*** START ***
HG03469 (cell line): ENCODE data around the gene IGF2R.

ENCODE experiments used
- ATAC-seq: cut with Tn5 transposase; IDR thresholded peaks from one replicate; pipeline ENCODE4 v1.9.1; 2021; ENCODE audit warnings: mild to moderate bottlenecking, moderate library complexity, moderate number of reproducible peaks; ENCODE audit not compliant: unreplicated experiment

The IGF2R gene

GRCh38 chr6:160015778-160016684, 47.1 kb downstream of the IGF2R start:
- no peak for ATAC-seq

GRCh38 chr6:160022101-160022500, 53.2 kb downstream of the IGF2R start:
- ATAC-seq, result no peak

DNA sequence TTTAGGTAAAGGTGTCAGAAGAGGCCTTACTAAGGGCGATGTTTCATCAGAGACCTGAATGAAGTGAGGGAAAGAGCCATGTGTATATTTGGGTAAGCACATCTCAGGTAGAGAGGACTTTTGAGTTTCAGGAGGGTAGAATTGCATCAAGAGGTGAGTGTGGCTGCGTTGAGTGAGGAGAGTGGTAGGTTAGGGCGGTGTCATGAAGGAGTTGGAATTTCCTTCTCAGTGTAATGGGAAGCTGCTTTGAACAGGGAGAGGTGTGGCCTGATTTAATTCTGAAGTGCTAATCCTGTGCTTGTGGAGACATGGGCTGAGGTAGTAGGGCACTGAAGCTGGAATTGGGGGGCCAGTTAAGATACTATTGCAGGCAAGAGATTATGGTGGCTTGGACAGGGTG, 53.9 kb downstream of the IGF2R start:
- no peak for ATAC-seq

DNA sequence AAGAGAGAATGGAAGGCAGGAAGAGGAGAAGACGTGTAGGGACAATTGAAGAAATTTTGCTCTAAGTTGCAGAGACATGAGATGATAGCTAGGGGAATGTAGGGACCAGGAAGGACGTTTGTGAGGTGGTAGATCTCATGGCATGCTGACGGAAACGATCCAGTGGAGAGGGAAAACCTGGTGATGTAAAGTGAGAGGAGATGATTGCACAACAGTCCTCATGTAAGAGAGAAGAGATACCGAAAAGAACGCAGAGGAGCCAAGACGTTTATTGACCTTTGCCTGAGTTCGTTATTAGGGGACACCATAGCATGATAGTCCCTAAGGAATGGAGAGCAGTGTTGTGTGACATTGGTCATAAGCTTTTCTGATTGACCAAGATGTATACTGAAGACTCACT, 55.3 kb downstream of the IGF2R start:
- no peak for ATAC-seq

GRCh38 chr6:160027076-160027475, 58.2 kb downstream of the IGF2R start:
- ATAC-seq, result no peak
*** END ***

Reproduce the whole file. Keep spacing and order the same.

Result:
HG03469 (cell line): ENCODE data around the gene IGF2R.

ENCODE experiments used
- ATAC-seq: cut with Tn5 transposase; IDR thresholded peaks from one replicate; pipeline ENCODE4 v1.9.1; 2021; ENCODE audit warnings: mild to moderate bottlenecking, moderate library complexity, moderate number of reproducible peaks; ENCODE audit not compliant: unreplicated experiment

The IGF2R gene

GRCh38 chr6:160015778-160016684, 47.1 kb downstream of the IGF2R start:
- no peak for ATAC-seq

GRCh38 chr6:160022101-160022500, 53.2 kb downstream of the IGF2R start:
- ATAC-seq, result no peak

DNA sequence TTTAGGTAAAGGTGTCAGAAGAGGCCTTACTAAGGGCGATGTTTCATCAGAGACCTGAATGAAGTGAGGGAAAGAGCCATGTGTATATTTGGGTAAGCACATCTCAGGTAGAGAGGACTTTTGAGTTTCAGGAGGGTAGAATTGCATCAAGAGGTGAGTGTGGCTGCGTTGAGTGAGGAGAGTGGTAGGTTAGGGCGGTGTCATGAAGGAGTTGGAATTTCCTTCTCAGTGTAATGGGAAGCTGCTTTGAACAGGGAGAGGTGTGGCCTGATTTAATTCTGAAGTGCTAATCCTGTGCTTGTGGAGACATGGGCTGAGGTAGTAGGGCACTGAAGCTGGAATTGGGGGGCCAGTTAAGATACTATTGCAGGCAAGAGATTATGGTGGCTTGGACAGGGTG, 53.9 kb downstream of the IGF2R start:
- no peak for ATAC-seq

DNA sequence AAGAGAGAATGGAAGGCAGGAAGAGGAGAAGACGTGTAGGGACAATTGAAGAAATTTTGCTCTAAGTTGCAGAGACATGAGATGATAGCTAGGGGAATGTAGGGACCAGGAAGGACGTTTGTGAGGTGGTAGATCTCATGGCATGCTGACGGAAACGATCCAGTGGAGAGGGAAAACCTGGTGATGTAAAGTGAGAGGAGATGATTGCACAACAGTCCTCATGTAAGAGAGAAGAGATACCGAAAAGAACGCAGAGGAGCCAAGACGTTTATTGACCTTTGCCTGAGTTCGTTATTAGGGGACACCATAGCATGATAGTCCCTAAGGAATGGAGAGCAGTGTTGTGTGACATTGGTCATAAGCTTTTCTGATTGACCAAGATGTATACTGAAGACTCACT, 55.3 kb downstream of the IGF2R start:
- no peak for ATAC-seq

GRCh38 chr6:160027076-160027475, 58.2 kb downstream of the IGF2R start:
- ATAC-seq, result no peak